Friday, January 27, 2012

The SIGA Pump and Dump

I've previously addressed the SIGA scandal, here, here, and here. A brief refresher:

Ron Perelman, major Democrat Party donor, bought controlling interest in SIGA--originally a small biotech firm--and shortly thereafter, SIGA received a contract to develop and produce a new Smallpox treatment, for use on people who could not be vaccinated in time against Smallpox (supposing some kind of massive outbreak).

SIGA initially received the contract--worth over a billion originally, but cut back to some $433 million--as a small business, thus allowing bids to be limited. But then, Chimerix--another form--protested, claiming that SIGA did not qualify as a small business. The SBA agreed, which should have resulted in either Chimerix--the only true small business applicant--getting the contract or having an open bid. Instead, Administration officials declared that the contract would remain with SIGA, essentially rigging the game, for Perelman's (and Andy Stern's) benefit.

The treatment being developed is essentially untestable. The justification for having it available at all is highly questionable (remember, Smallpox only exists in labs, these days). And--even worse--the shelf life for the treatment is only three years, meaning new stockpiles would have to purchased again, and again, and again.

Nonetheless, the deal is still in existence. But because of the large drop in the contract amount, SIGA stock nose-dived last year. Now, it turns out that SIGA executives dumped large chunks of company stock, prior to the dive, netting themselves millions (a hat tip to Michelle Malkin for catching this development). Of course, the company claims that nothing improper or illegal occurred. And that might very well be true, on the surface.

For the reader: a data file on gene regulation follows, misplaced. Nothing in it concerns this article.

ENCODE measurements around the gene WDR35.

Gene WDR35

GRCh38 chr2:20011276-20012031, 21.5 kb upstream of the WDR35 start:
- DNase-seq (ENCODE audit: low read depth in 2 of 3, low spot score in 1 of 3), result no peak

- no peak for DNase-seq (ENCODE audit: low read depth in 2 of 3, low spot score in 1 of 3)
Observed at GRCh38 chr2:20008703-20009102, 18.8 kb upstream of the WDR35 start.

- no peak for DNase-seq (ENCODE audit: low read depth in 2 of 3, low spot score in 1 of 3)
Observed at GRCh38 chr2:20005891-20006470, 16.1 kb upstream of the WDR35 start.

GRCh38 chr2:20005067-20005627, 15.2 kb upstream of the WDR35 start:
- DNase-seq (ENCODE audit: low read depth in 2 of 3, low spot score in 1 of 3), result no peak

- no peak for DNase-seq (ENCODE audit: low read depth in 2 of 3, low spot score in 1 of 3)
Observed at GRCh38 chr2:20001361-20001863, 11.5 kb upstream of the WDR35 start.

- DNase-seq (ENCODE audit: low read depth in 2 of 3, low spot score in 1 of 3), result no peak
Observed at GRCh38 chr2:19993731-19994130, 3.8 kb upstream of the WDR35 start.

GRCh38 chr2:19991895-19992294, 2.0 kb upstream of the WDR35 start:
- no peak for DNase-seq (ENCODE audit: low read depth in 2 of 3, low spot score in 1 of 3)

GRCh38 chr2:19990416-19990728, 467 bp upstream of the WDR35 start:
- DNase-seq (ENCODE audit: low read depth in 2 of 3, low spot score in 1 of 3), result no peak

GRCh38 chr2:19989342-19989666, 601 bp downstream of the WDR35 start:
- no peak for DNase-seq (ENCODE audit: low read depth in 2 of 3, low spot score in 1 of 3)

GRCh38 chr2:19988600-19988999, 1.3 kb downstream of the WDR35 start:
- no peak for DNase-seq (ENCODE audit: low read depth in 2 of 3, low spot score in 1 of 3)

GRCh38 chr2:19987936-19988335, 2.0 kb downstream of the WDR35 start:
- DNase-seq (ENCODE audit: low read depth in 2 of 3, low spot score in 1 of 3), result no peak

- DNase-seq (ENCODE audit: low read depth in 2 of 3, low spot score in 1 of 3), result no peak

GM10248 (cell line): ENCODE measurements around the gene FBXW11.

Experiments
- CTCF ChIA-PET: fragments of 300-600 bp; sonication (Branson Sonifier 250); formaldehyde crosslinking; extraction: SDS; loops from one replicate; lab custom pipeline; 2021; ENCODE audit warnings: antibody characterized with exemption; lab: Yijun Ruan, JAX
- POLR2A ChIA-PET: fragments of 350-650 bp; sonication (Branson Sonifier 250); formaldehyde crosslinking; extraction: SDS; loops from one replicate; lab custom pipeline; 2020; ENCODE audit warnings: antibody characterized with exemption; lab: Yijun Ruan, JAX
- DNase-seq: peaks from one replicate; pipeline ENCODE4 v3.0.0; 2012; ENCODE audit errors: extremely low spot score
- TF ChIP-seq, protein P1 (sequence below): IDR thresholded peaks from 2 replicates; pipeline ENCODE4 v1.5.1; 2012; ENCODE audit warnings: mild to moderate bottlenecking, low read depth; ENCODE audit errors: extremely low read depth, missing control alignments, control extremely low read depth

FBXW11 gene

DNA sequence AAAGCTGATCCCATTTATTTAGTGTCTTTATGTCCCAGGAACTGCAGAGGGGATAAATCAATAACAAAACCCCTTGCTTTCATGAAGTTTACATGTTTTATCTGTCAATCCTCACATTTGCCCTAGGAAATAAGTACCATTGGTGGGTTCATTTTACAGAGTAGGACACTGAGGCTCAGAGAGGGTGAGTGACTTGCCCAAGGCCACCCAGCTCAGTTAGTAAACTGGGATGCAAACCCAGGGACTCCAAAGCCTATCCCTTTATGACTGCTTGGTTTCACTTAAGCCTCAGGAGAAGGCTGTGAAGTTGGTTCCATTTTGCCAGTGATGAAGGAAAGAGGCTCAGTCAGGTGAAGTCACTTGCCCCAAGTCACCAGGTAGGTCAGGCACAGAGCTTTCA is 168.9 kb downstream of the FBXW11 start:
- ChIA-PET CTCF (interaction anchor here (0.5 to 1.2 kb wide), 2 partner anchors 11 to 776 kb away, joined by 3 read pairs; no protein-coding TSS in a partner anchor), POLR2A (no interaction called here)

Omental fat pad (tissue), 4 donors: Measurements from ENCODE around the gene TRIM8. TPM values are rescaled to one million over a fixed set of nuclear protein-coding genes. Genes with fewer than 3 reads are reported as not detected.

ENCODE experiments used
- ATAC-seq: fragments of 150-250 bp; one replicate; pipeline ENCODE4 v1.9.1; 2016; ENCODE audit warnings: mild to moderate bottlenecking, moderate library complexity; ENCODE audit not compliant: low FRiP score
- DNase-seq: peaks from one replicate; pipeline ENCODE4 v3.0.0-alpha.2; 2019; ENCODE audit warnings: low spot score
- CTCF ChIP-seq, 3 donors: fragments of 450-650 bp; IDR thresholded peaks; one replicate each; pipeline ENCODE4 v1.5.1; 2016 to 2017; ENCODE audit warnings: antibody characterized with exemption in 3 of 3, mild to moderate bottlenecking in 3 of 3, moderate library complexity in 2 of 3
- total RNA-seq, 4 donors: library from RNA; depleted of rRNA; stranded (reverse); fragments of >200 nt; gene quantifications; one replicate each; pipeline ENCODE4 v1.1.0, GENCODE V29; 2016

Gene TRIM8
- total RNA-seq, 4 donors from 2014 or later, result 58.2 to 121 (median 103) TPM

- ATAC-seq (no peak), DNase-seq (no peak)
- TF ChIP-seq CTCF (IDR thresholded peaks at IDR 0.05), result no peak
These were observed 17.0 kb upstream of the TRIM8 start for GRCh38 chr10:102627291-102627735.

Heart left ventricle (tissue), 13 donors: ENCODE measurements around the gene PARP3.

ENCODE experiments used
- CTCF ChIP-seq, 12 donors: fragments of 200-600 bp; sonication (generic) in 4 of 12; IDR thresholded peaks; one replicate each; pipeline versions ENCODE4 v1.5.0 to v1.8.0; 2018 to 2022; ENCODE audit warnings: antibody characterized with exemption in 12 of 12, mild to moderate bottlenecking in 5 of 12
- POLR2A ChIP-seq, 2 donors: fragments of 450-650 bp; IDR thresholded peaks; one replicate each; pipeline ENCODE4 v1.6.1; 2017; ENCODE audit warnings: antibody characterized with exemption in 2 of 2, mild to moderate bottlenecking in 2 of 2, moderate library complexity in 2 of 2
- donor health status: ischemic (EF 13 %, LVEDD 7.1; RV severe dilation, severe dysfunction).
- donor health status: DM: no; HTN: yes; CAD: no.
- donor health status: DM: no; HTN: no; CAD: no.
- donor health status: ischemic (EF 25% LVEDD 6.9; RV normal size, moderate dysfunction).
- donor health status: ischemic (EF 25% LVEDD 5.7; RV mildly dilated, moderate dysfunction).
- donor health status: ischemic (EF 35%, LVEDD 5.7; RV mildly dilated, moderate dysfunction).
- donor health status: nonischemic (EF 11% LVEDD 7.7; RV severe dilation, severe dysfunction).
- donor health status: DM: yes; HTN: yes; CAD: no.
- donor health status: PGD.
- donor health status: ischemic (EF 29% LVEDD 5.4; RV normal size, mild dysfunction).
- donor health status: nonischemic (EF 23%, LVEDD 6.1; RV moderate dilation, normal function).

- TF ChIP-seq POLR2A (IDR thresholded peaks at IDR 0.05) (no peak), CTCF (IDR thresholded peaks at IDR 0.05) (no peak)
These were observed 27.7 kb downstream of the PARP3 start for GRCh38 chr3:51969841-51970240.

But the entire episode plays like one big swindle. A next to useless product is ginned up, a bid for that product is handed out to a company designed to get the bid and nothing else, then the stock--having risen sufficiently, based on a phony large number--is sold off. Now the stock is in the toilet and the principles are loading up again, knowing that the lesser deal can be ramped up in the future, after the dust settles, and the game can just be repeated. Some would call this a classic "pump and dump" scenario.

And the Administration appears to be either fully culpable in this, or grossly ignorant of what is happening. And that's kind of funny, given Obama's calls for Congress to straighten up their investment activities in his most recent SOTU speech.

Cheers, all.

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